Date : 16 February 2018
SONA 2018 should address Violence Against Women - CSVR
The state should not turn a blind eye to Violence Against Women (VAW) during this year’s State of the Nation Address (SONA) on February 8, says the Centre for the Study of Violence and Reconciliation (CSVR).
CSVR is calling on government to set a bold agenda and put aside adequate resources to tackle VAW in South Africa.
CSVR also condemns the assault of an elderly woman during a hands-off Zuma march outside Luthuli House on February 5.
“VAW continues to be an everyday experience for many women in the country. It is concerning that so many women still experience these types of violence. CSVR is concerned that the annual SONA consistently fails to address government’s plan in tackling VAW,” said CSVR Gender Specialist Nonhlanhla Sibanda-Moyo.
CSVR’s recent research study “Violence against Women in South Africa: A Country in Crisis” confirmed the widespread recognition amongst survivors of violence of the deep cross-cutting consequences of VAW on the rights of women, the lives of women and on the national development agenda.
The CSVR research further indicate that people acknowledge that VAW is more than a health issue. It affects education, the economy and the political environment, which all impact on the general wellbeing of women.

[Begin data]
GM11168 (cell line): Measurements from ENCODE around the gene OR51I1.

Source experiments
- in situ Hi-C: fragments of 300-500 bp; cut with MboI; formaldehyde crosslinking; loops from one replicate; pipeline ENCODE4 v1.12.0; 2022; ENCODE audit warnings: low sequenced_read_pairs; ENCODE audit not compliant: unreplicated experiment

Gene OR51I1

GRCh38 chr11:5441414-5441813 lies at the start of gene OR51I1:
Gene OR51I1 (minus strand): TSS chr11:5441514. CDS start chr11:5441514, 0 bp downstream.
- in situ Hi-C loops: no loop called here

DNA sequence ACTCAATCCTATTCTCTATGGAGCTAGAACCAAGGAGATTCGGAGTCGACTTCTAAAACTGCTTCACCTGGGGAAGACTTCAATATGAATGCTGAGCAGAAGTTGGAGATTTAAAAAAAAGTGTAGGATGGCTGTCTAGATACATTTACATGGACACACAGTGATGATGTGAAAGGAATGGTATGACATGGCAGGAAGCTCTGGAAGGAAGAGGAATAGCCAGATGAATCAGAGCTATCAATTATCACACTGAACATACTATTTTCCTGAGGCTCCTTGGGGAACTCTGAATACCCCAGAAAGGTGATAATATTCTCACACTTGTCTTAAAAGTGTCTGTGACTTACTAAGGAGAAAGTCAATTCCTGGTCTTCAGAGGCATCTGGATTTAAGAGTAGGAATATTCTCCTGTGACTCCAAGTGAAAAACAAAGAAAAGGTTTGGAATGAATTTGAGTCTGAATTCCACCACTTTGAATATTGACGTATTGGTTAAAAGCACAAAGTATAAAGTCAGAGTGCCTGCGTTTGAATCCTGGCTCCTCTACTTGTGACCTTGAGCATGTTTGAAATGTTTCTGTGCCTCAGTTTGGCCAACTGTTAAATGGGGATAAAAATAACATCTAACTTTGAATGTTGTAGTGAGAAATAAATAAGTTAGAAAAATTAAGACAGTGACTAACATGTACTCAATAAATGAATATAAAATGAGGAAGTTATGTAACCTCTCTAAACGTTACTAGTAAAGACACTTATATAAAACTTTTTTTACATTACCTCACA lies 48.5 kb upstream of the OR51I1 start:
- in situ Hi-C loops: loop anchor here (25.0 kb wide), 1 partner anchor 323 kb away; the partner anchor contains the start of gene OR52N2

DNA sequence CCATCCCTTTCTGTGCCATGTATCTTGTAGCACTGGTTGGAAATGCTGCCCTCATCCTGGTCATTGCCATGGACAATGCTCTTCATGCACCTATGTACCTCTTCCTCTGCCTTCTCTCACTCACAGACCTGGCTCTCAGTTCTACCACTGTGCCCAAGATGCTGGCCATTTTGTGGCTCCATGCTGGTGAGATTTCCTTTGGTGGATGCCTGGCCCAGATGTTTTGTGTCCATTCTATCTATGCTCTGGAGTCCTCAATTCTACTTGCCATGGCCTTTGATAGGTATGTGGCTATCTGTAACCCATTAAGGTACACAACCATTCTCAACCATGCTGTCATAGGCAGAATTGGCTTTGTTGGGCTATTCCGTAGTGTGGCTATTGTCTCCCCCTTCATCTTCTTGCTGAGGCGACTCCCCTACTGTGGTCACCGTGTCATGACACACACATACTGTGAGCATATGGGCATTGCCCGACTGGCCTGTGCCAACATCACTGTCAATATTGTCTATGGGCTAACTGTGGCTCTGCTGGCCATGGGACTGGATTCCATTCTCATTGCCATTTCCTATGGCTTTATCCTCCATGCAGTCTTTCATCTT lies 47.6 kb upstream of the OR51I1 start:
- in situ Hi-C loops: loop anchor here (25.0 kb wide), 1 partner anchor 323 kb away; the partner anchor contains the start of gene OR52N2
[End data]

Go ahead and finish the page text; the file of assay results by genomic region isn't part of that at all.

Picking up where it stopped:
VAW is estimated to cost the South African economy between R28.4 and R42.4 billion annually. CSVR says the radical economic transformation that is envisaged to change economic structures needs to take the rights of women in South Africa much more seriously.
“The state needs to explain the plans and the resources that will be invested in VAW programmes over the coming year. SONA is the appropriate platform to do this. If we are talking about the state of the nation, we also need to talk about the state of VAW in the country. State resources need to be put towards the right priorities, says Advocacy Officer, Nomathamsanqa Masiko (CSVR).
The consequences on the lives of women who experience VAW are long term, far reaching and sometimes fatal.
‘’A healthy, inclusive economy is one that creates spaces where women live without fear and can contribute to the development of the country without experiencing violence and other forms of unjust treatment from their society,” said Sibanda-Moyo.
“We cannot talk about the state of the nation without addressing one of the most pervasive challenges of our time,” she added.
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